Thursday, March 24, 2011

Why publish an annual budget?

Yesterday, we learned the latest details from the coalition government concerning their budget plans for the next year. But why publish an annual budget?

My suggestion is not that there should lack a budget. Clearly, budgets are hugely important. Additionally, it is easy to see the attraction of an annual budget. Often households assess their expenses and holiday plans based around expected annual income as the expected income would be set for about a year -- there would be no need to make any major reassessments provided employment remained steady.

However, governments are unlike households. The amount of income (via taxes, etc.) does not arrive all at once, but often spread out and it varies month to month. Expenditures are also in flux. While some prediction can and should be made about the year ahead (as well as the longer term), there may be good reason to recommend government budgets every six months. This would better account for the realities and fluctuations in income and expenditures. If banking and finance groups meet more regularly to reassess priorities and interest rates, then why should government claim just one budget for the year? A day is a long time in politics; a year is almost an eternity.

Government should publish a new budget every six months. Whether or not it will is another story...


Anonymous said...

With all due respect, that's lame.
Lack of planning is flooding politics, so let's make shorter the term of the instrument that forces a govenment to plan ahead.
It sounds wrong to me.

The Brooks Blog said...

Why? Yes, policy decisions are too often ill conceived. I agree that short-term planning is also too often foremost in ministers' minds. My proposal is not to have one year or longer plans *as well* but that budgets should perhape become more flexible given the many significant changes that may arise over 12 months. This is not a call to end long term planning, but to make planning *also* more responsive to markets and events during an annual period. This strikes me as good sense, not nonsense.

Richard Baron said...

I guess it rather depends on what you would want the extra Budget(s) to cover, and what immediate policy changes, or immediate announcements of future policy changes, you would envisage.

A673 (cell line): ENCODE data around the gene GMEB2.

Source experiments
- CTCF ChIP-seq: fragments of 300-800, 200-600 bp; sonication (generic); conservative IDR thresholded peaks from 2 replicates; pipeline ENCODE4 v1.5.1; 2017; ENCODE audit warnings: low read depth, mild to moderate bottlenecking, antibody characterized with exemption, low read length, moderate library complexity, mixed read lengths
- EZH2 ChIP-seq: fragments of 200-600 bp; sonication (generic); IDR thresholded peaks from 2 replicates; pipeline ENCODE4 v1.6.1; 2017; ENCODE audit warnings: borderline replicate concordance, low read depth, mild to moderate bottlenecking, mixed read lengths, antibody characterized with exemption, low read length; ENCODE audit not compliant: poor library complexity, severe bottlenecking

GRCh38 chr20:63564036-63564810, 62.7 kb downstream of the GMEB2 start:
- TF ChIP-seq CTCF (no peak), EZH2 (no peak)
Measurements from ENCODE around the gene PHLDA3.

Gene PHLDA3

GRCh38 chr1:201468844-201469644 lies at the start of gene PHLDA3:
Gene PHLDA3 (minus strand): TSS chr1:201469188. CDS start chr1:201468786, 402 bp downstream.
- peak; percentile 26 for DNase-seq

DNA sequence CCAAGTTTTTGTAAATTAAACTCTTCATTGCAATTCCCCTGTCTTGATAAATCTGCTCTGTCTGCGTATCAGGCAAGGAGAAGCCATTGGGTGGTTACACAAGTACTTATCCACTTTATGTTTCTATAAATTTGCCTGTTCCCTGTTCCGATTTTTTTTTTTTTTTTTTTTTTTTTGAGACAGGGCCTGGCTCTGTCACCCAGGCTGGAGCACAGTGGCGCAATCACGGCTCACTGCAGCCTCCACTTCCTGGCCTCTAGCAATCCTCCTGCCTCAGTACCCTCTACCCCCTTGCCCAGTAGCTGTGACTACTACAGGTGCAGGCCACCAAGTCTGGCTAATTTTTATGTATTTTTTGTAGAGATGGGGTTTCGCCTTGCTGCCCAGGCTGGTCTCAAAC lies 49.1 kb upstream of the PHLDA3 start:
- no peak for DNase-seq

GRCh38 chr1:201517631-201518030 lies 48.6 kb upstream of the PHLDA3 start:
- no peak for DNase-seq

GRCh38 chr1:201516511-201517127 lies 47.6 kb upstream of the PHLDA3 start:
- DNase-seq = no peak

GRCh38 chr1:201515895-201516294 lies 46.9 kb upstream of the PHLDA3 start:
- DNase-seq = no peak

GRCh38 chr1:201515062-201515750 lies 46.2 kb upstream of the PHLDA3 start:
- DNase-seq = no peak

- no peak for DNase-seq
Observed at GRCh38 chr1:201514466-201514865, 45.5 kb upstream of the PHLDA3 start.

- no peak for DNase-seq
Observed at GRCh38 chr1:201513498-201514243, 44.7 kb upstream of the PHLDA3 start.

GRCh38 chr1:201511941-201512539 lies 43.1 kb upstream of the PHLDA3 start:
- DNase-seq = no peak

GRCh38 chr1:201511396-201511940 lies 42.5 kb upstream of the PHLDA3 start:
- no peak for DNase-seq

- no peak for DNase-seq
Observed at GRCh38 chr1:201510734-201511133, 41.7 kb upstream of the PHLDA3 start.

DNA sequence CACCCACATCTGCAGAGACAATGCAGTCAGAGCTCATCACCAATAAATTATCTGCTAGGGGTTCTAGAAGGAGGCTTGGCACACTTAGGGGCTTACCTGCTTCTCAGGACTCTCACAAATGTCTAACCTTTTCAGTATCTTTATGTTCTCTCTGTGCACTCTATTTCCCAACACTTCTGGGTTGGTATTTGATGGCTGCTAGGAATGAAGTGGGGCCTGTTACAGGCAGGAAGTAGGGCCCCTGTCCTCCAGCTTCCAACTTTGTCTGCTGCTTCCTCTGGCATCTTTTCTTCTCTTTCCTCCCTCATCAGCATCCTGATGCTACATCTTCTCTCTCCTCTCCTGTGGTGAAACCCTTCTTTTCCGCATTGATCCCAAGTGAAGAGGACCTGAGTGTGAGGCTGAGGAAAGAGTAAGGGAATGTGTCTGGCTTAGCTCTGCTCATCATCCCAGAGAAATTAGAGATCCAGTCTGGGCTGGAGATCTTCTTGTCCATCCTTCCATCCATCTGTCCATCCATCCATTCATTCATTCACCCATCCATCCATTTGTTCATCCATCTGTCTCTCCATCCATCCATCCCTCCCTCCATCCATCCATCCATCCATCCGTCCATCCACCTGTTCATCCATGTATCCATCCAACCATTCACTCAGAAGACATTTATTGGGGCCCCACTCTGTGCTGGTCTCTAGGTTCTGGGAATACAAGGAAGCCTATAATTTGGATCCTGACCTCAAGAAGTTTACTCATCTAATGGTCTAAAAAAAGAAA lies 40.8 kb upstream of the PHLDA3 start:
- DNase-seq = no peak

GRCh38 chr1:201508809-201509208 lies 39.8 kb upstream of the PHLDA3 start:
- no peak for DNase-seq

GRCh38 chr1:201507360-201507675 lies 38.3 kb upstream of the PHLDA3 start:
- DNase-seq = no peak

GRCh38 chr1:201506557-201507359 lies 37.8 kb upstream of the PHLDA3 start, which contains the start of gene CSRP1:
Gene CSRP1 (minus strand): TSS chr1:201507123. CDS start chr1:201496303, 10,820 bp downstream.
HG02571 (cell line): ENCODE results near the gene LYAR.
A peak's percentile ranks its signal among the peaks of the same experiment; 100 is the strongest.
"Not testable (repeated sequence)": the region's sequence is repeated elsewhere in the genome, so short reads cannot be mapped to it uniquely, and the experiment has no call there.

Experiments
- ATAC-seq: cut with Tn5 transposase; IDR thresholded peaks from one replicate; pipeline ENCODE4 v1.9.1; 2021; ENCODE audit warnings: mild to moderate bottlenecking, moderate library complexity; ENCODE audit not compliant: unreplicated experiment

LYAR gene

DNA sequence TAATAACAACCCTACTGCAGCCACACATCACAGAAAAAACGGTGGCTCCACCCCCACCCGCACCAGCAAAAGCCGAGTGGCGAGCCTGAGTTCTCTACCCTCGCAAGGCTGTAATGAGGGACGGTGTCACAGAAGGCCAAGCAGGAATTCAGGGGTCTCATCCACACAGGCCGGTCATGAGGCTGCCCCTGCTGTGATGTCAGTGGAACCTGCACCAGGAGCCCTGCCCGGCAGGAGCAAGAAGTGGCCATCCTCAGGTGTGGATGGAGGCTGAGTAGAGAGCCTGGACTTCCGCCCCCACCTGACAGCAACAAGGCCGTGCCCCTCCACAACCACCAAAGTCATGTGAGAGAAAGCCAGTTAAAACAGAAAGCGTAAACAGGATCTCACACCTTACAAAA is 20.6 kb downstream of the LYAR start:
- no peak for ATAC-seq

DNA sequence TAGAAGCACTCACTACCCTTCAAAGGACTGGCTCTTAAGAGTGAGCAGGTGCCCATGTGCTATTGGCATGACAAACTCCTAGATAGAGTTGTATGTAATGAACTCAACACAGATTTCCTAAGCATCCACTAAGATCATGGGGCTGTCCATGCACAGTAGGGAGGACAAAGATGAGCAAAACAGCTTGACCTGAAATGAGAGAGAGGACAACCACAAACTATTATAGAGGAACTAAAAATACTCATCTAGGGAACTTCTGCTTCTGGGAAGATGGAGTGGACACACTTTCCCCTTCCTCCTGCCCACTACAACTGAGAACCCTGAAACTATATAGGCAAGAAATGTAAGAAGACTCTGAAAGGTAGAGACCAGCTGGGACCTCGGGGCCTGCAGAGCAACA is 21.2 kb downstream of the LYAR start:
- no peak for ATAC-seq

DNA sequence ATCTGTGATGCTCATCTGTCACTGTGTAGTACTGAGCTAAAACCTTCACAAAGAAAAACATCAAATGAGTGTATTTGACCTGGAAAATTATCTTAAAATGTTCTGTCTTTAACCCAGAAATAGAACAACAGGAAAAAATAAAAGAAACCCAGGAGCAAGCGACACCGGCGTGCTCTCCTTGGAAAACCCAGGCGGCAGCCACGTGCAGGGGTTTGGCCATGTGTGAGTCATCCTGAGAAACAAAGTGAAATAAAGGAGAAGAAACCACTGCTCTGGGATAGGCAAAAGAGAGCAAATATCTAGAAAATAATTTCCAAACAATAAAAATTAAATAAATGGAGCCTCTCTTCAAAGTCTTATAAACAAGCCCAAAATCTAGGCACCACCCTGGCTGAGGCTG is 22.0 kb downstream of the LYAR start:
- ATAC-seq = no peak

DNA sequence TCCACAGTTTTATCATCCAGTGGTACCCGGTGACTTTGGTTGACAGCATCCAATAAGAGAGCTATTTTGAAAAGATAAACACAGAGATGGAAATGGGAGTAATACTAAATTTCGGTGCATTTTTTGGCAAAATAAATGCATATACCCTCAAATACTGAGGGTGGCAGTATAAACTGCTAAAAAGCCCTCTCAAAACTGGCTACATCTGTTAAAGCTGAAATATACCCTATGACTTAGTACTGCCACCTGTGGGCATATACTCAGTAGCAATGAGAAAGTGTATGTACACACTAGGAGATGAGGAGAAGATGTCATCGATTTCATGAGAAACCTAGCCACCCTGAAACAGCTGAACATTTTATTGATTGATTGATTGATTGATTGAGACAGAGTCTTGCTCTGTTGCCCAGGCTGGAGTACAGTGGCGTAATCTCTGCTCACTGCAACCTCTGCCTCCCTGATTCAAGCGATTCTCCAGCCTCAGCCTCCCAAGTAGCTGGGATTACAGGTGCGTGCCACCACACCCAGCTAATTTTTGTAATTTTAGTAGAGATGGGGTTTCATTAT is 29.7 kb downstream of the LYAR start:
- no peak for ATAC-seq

One could vary public spending more often, although that would go against the policy of setting departmental expenditure limits (DELs) for three years at a time, which is a useful discipline. We do have supplementary estimates mid-year, but the last batch, in November 2010, did not involve breaching DELs because money was saved elsewhere. (At least, that's what they said.)

One could change tax rates mid-year to affect expected revenues for the year. That is possible, although it is quite a palaver for the big money-spinners, income tax, national insurance and VAT. (VAT is not tied to years ending on any particular date, but changing the rate at short notice is a pain at any time.) Or one could give advance warning of tax rates to apply from the following April, in the way that we now get advance warning of income tax allowances and national insurance rates.

One could publish repeatedly updated official forecasts. We are some way towards having that already, with what was the November Pre-Budget Report and is now the Autumn Forecast from the Office of Budget Responsibility.

So my feeling is that rather than launch into extra full-scale Budgets, we should ask what we might reasonably want to do that we could not do under the current system, and see whether small tweaks would do the job. Apart from anything else, if you ask stressed Treasury officials whether they would like to run an extra Budget or two each year, you will be answered rather bluntly.

(Declaration of past interest: I used to work there, until I found a way to spend more time on philosophy than on tax.)